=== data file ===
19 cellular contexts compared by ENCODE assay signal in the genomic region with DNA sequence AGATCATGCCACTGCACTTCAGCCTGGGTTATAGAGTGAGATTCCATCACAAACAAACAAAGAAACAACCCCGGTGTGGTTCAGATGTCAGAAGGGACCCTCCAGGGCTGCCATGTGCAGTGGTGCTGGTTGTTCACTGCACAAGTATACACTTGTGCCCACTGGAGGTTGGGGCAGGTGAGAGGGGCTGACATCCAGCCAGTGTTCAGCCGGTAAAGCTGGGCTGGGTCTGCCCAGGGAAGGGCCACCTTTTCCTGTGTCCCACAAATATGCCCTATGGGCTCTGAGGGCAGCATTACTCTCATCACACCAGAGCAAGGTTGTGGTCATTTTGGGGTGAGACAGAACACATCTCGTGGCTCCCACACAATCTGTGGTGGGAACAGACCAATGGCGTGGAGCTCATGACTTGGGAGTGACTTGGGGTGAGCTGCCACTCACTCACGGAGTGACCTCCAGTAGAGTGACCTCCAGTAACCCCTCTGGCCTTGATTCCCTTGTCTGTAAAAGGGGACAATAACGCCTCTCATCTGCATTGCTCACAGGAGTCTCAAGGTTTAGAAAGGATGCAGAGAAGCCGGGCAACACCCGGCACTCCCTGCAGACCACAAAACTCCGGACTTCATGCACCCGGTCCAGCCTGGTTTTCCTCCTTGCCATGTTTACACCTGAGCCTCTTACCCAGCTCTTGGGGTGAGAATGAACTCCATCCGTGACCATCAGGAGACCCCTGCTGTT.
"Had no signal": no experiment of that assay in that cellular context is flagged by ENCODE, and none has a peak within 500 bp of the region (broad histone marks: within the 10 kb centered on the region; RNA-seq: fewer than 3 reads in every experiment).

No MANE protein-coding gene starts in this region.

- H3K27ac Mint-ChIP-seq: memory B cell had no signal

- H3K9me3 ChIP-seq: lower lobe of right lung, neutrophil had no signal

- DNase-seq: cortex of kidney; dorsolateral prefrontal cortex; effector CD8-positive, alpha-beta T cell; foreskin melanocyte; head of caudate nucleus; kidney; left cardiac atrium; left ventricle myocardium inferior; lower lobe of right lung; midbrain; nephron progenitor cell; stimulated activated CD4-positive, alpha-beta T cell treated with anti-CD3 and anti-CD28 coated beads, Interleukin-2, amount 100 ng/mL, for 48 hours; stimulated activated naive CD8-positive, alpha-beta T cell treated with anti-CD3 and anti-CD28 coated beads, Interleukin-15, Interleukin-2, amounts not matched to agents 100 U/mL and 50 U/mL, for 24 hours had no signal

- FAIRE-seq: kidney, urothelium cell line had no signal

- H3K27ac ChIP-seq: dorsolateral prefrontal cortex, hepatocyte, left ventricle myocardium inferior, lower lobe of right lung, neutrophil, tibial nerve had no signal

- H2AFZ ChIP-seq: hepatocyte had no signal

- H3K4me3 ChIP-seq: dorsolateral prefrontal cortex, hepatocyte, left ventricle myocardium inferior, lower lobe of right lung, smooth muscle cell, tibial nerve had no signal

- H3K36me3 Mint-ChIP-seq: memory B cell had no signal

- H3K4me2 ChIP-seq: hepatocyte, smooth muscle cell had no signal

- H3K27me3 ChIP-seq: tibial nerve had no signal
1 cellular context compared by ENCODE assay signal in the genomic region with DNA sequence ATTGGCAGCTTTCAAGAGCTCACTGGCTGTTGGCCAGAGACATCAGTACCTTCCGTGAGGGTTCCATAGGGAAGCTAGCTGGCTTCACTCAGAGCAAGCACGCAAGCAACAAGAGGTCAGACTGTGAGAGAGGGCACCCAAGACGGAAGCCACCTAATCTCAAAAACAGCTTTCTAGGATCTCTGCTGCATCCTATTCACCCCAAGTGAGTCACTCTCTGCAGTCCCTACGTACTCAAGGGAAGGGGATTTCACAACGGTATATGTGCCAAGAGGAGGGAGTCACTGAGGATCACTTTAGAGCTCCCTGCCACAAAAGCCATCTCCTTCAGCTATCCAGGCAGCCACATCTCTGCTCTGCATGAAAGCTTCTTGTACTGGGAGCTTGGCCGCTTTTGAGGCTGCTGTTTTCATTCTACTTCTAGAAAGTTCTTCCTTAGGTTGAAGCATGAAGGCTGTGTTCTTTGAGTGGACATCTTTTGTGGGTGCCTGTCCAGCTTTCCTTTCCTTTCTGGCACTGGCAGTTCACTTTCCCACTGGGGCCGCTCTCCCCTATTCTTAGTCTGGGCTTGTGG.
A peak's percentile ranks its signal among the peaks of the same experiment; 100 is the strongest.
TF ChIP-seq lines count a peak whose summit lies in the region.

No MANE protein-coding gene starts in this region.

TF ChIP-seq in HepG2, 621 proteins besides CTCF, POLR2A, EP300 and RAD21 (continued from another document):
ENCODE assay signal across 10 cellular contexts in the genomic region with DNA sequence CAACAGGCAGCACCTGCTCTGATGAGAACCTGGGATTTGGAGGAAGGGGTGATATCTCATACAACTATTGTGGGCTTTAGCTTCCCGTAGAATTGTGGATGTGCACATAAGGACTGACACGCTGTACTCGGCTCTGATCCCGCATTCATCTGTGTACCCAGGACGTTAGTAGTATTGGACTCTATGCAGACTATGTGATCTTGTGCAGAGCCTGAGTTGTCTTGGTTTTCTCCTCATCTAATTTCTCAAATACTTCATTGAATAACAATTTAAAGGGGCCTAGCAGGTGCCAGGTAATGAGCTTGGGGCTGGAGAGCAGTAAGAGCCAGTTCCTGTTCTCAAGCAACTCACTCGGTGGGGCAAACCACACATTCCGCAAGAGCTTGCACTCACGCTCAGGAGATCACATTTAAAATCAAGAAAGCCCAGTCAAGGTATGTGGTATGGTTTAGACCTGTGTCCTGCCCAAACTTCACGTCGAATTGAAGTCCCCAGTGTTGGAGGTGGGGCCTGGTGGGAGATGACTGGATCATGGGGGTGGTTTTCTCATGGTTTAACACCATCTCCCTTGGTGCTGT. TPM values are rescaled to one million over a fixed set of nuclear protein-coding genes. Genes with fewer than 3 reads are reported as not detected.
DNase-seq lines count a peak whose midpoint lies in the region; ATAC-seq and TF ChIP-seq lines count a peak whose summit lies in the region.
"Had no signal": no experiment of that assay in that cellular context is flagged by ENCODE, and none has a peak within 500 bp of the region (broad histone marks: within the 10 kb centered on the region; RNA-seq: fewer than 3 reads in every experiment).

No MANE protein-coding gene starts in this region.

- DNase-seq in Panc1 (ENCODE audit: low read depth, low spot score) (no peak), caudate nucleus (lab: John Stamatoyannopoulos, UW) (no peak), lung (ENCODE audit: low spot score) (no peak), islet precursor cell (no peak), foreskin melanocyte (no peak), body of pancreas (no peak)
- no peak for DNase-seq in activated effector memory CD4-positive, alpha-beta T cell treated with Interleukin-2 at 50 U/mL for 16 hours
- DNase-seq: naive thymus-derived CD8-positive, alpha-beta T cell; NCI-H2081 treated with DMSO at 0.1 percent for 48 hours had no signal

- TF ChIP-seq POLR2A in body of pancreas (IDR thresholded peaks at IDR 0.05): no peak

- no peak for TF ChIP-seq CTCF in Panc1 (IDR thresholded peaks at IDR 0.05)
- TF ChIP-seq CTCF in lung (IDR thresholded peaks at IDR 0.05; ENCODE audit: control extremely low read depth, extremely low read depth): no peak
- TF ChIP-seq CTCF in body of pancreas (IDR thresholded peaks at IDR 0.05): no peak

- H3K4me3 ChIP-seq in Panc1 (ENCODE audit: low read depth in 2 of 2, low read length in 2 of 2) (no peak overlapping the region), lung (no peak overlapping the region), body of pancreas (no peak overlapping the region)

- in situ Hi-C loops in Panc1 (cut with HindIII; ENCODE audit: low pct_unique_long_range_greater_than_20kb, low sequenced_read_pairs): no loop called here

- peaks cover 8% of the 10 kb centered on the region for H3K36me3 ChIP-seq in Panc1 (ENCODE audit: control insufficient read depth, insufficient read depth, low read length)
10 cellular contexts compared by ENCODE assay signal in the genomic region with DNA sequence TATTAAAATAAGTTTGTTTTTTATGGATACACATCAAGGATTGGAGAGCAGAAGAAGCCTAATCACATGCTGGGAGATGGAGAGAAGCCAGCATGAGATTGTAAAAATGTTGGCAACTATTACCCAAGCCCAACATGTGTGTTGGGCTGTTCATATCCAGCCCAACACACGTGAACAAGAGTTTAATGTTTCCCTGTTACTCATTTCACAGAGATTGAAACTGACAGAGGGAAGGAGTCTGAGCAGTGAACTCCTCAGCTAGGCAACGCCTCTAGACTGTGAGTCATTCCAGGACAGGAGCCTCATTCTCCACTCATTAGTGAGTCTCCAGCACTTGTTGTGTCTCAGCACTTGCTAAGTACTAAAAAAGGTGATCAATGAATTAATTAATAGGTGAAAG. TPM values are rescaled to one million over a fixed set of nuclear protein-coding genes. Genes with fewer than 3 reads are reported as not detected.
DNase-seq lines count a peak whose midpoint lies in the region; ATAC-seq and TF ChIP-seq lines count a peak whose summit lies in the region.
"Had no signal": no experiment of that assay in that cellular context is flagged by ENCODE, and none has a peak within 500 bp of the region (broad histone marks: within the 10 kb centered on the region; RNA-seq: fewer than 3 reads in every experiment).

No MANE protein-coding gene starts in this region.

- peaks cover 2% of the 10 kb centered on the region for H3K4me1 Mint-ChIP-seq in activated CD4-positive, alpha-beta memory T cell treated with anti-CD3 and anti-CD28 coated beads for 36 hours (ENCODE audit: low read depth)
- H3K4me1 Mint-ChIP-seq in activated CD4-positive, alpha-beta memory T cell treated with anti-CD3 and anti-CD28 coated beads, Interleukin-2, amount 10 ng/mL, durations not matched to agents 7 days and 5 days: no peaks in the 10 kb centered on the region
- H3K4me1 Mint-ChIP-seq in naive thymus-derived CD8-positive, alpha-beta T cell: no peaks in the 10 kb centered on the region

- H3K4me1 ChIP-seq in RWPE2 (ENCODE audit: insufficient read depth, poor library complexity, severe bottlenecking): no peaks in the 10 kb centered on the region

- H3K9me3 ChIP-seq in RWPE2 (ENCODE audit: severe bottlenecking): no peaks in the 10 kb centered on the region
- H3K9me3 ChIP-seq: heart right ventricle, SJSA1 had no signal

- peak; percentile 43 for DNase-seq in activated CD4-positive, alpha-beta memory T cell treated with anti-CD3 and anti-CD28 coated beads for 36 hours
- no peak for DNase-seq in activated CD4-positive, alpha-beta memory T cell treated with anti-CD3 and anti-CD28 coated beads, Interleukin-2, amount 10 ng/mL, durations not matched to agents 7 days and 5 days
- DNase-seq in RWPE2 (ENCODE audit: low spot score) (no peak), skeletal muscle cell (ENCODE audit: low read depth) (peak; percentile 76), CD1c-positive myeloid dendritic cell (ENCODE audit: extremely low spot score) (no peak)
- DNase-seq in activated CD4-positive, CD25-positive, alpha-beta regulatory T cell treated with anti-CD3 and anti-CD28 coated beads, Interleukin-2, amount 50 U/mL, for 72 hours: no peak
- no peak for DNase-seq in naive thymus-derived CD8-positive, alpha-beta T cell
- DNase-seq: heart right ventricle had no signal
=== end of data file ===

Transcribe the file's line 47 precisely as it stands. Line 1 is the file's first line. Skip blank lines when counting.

- no peak for DNase-seq in naive thymus-derived CD8-positive, alpha-beta T cell